Cao Cao heard the sounds of cooking utensils (probably knives) and suspected that they (Lü Boshe's family) were plotting to harm him, so he killed them that night and fled. Afterwards, he heartrendingly remarked, "I'd rather do wrong to others than allow them to do wrong to me!" (寧我負人,毋人負我!) He then proceeded with his journey.[3]


Which is the most likely?
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Re: Three Kingdoms Questions (You Ask, We Answer)

Unread postby Fornadan » Sat Jan 14, 2017 8:29 pm

Impossible to know.

My personal opinion is that the story is entirely made up and that the version making Cao Cao the villain is the oldest
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Re: Three Kingdoms Questions (You Ask, We Answer)

Unread postby capnnerefir » Sun Jan 15, 2017 4:33 am

They were written in the order in which Pei Songzhi appended them to Cao Cao's biography.

The Weishu was written first and was one of the primary sources for the Sanguo Zhi, which subsequently rendered it mostly irrelevant. The Shiyu (which Pei Songzhi personally regarded as a poor source) was written by Guo Song, who lived near the end of the 3rd century (under Western Jin's rule). It was definitely written after the Weishu and Sanguo Zhi. The Zaiji is one of many works written by Sun Sheng, whi lived during the 4th century (302-375). His work certainly came last of the three.

The original Weishu version might be true, or it might just be a fabrication by Wei historians to drum up Cao Cao's reputation. The Shiyu and Zaiji versions are obvious corruptions of the same story altered to slander Cao Cao.
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Re: Three Kingdoms Questions (You Ask, We Answer)

Unread postby Jia Shengde » Sun Jan 15, 2017 1:48 pm

Thanks!

I have another question, what is true about the incident with Guan Yu's arm being operated while he was playing a game or feasting like nothing was happening?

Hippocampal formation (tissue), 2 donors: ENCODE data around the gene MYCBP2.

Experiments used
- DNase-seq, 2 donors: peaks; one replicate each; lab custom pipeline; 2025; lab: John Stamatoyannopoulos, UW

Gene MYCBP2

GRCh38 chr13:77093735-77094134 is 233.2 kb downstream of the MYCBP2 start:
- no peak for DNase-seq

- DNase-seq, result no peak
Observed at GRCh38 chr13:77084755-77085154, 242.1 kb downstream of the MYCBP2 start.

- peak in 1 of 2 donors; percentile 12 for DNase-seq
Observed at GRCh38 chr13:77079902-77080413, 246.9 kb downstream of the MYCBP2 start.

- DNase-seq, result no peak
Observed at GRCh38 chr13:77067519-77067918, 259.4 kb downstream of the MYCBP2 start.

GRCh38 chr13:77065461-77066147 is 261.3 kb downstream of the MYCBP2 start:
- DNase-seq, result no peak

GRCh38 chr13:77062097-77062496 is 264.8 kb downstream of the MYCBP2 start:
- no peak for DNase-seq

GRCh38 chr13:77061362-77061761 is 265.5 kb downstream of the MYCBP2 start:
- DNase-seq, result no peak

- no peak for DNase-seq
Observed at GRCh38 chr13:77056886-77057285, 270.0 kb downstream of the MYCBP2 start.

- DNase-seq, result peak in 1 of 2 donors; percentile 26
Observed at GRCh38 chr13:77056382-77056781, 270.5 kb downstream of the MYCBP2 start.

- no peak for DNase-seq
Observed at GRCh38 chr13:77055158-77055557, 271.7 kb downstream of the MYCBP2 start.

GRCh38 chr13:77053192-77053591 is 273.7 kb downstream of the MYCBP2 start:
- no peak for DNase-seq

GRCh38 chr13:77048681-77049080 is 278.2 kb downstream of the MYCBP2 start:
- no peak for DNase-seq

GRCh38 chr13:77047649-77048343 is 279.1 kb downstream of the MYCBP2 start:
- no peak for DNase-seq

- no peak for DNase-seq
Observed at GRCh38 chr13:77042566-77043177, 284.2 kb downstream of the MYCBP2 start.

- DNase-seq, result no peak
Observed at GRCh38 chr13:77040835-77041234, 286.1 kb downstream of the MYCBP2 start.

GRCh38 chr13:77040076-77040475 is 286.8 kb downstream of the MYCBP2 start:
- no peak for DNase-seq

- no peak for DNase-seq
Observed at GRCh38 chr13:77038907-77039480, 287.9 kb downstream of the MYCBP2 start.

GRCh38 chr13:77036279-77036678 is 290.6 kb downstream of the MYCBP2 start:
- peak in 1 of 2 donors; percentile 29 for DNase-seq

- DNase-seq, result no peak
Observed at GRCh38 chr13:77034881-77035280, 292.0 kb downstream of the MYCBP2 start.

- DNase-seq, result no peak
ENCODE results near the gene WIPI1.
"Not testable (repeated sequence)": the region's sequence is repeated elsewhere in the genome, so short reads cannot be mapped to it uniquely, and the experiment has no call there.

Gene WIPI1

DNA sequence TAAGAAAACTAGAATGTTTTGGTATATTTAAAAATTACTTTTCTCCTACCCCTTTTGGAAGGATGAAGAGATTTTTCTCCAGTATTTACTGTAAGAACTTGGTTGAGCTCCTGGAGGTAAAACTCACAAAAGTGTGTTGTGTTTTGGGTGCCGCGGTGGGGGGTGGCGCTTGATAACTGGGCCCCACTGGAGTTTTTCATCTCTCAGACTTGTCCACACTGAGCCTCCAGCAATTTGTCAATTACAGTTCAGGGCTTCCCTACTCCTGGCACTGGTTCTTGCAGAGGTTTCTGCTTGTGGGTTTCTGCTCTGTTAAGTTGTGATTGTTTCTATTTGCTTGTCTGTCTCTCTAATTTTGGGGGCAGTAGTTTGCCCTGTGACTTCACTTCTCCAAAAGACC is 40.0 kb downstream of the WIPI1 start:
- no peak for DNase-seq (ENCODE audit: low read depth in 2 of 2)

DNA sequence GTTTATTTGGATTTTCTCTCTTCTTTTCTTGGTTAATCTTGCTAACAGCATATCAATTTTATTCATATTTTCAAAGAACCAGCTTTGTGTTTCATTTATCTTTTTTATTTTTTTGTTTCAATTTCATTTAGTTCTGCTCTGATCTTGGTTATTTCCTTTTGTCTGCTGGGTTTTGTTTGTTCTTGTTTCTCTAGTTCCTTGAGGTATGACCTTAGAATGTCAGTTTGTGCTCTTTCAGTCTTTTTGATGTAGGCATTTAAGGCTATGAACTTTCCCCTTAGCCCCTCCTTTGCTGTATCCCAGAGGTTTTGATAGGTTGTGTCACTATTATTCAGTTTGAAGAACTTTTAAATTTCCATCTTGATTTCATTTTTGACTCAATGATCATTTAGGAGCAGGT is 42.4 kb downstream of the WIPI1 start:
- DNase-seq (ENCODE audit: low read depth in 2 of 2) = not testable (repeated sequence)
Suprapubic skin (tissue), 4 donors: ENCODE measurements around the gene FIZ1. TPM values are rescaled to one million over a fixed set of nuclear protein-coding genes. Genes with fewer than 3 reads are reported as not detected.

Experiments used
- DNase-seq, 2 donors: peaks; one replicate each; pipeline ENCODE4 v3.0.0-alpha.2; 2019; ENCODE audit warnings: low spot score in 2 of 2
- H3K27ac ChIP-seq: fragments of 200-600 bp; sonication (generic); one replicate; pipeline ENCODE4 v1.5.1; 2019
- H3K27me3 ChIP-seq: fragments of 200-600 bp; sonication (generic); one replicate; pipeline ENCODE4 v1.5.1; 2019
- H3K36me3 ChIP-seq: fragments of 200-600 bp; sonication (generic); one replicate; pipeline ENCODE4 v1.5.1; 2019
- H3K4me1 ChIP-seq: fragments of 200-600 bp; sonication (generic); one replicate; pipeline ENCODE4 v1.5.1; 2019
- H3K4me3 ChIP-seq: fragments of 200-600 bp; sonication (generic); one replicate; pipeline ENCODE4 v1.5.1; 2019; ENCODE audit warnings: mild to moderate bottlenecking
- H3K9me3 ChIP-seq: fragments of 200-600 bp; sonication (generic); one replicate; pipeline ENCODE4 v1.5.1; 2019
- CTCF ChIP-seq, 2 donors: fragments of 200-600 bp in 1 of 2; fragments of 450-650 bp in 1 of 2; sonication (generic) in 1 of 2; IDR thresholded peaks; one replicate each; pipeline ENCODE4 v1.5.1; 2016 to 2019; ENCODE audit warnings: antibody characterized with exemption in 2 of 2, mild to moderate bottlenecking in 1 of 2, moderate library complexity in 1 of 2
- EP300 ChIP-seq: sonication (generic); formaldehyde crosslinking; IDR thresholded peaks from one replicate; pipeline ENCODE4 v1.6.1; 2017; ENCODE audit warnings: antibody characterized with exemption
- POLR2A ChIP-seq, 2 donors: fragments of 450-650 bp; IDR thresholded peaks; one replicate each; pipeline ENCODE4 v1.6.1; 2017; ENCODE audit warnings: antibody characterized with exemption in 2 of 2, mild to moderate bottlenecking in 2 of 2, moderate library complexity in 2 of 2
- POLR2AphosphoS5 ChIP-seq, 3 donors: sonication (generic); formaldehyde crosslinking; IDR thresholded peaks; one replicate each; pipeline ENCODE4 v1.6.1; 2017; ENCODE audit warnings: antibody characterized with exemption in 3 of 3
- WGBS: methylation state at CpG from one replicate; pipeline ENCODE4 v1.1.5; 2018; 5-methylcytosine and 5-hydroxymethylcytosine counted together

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Re: Three Kingdoms Questions (You Ask, We Answer)

Unread postby DragonAtma » Sun Jan 15, 2017 4:16 pm

No, Hua Tuo (the doctor in the stories) died in 207, over a decade earlier.
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Re: Three Kingdoms Questions (You Ask, We Answer)

Unread postby LiuBeiwasGreat » Sun Jan 15, 2017 5:01 pm

Jia Shengde wrote:Thanks!

I have another question, what is true about the incident with Guan Yu's arm being operated while he was playing a game or feasting like nothing was happening?


The operation is in his biography though the doctor's name isn't recorded. Apparently he invited people over for a feast and the doctor worked on him while everyone was eating. A weird story that sounds fake to me but it is in the official history.
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Re: Three Kingdoms Questions (You Ask, We Answer)

Unread postby Dong Zhou » Mon Jan 16, 2017 9:45 am

Could be a case of the tale's details are somewhat exaggerated but Guan Yu had some medical treatment done without pain relief and in public. It is the sort of thing that adds lustre to a warrior and impresses the soldiers